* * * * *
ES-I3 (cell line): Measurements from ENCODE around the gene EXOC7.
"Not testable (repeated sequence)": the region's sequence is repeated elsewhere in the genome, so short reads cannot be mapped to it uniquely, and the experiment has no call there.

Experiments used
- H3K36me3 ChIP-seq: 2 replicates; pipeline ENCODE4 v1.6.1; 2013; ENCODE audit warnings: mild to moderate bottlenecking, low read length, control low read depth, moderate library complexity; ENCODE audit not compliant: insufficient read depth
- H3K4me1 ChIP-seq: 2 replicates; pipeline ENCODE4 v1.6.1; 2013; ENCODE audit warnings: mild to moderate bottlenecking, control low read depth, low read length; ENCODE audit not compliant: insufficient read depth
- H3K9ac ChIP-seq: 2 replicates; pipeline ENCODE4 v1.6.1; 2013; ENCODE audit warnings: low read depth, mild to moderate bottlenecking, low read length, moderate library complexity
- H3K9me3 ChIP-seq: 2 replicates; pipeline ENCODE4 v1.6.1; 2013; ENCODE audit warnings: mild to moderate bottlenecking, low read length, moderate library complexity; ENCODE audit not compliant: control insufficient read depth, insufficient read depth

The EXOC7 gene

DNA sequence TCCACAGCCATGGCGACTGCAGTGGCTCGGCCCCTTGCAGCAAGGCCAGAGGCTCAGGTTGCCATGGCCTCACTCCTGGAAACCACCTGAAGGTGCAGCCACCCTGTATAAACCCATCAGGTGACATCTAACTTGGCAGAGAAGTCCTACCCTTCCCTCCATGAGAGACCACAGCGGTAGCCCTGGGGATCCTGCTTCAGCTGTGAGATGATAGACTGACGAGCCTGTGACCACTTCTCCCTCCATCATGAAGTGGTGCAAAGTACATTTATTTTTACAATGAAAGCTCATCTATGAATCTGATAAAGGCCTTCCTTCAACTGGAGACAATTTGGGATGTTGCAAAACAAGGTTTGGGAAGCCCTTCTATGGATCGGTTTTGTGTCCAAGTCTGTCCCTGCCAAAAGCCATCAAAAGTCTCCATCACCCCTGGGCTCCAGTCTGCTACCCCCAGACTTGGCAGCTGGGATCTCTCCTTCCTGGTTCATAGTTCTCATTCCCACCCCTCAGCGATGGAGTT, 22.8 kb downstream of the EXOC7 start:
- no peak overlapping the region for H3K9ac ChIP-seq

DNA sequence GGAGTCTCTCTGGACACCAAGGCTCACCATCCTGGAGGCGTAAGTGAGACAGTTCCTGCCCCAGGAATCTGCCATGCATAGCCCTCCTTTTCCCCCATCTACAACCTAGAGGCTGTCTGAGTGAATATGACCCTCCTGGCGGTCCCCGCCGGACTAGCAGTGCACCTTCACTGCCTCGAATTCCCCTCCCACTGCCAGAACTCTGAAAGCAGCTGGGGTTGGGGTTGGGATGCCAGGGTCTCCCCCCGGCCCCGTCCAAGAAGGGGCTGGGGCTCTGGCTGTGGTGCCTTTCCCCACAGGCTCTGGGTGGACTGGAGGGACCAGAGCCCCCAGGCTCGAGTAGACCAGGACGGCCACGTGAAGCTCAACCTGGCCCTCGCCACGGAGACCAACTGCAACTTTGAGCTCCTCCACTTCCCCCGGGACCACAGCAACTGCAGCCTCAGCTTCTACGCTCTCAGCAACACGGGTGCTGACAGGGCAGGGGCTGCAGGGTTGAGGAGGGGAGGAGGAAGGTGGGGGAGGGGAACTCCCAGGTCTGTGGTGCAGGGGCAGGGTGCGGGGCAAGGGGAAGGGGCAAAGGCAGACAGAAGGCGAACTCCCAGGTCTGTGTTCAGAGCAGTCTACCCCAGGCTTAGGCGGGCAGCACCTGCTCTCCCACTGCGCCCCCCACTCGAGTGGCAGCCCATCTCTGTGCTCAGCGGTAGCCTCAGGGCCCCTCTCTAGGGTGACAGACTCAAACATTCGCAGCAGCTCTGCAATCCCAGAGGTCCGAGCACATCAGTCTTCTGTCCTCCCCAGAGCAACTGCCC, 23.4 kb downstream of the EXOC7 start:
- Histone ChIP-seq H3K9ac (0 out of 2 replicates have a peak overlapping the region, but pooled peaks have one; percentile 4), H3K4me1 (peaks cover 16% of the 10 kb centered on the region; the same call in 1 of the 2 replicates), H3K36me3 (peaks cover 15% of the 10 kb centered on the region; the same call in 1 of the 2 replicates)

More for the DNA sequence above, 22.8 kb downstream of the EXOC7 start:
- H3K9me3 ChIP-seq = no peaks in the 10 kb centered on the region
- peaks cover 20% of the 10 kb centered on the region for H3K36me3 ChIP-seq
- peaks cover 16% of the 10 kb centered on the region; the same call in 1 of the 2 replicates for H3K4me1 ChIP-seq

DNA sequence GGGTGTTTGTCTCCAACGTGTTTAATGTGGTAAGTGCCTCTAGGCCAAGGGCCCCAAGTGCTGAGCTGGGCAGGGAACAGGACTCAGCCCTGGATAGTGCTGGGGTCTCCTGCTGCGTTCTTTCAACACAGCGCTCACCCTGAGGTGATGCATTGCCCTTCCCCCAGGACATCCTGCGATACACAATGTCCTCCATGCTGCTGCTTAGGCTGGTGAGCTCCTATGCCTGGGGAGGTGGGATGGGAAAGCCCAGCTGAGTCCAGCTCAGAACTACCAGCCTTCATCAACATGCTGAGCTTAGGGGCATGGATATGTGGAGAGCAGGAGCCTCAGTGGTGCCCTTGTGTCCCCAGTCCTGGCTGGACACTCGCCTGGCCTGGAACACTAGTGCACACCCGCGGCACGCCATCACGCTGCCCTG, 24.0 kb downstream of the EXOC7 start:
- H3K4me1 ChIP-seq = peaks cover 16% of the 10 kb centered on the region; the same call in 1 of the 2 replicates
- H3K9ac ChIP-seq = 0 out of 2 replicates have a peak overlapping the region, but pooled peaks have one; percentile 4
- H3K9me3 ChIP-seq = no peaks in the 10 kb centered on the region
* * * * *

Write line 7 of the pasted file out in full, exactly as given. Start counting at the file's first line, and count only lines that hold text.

- H3K9me3 ChIP-seq: 2 replicates; pipeline ENCODE4 v1.6.1; 2013; ENCODE audit warnings: mild to moderate bottlenecking, low read length, moderate library complexity; ENCODE audit not compliant: control insufficient read depth, insufficient read depth